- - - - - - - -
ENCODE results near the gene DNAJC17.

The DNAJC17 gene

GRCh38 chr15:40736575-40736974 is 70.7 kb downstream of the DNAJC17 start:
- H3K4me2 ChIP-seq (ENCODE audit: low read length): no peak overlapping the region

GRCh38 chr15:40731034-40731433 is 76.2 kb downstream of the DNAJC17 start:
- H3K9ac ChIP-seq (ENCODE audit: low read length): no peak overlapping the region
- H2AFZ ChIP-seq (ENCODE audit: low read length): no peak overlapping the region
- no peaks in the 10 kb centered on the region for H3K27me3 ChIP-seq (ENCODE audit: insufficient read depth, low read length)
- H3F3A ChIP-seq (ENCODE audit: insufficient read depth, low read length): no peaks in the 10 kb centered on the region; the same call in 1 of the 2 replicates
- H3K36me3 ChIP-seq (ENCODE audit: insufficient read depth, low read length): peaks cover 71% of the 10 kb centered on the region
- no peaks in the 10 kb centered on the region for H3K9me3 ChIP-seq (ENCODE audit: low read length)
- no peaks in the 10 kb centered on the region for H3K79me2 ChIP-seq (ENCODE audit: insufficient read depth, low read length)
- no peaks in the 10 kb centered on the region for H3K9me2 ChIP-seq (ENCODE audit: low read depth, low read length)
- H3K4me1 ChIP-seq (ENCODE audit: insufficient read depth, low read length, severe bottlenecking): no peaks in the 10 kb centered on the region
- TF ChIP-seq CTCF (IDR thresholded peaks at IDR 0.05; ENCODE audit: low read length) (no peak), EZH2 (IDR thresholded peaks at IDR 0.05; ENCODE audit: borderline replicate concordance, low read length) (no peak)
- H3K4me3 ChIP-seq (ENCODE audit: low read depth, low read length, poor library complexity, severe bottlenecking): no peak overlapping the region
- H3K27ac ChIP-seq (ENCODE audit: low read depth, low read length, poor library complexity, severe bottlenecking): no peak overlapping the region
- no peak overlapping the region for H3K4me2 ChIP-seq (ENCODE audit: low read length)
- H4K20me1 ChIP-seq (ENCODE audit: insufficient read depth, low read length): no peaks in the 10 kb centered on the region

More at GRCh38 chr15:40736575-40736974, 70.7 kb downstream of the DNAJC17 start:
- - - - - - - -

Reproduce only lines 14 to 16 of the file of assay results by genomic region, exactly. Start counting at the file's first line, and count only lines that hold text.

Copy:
- H3K4me1 ChIP-seq (ENCODE audit: insufficient read depth, low read length, severe bottlenecking): no peaks in the 10 kb centered on the region
- TF ChIP-seq CTCF (IDR thresholded peaks at IDR 0.05; ENCODE audit: low read length) (no peak), EZH2 (IDR thresholded peaks at IDR 0.05; ENCODE audit: borderline replicate concordance, low read length) (no peak)
- H3K4me3 ChIP-seq (ENCODE audit: low read depth, low read length, poor library complexity, severe bottlenecking): no peak overlapping the region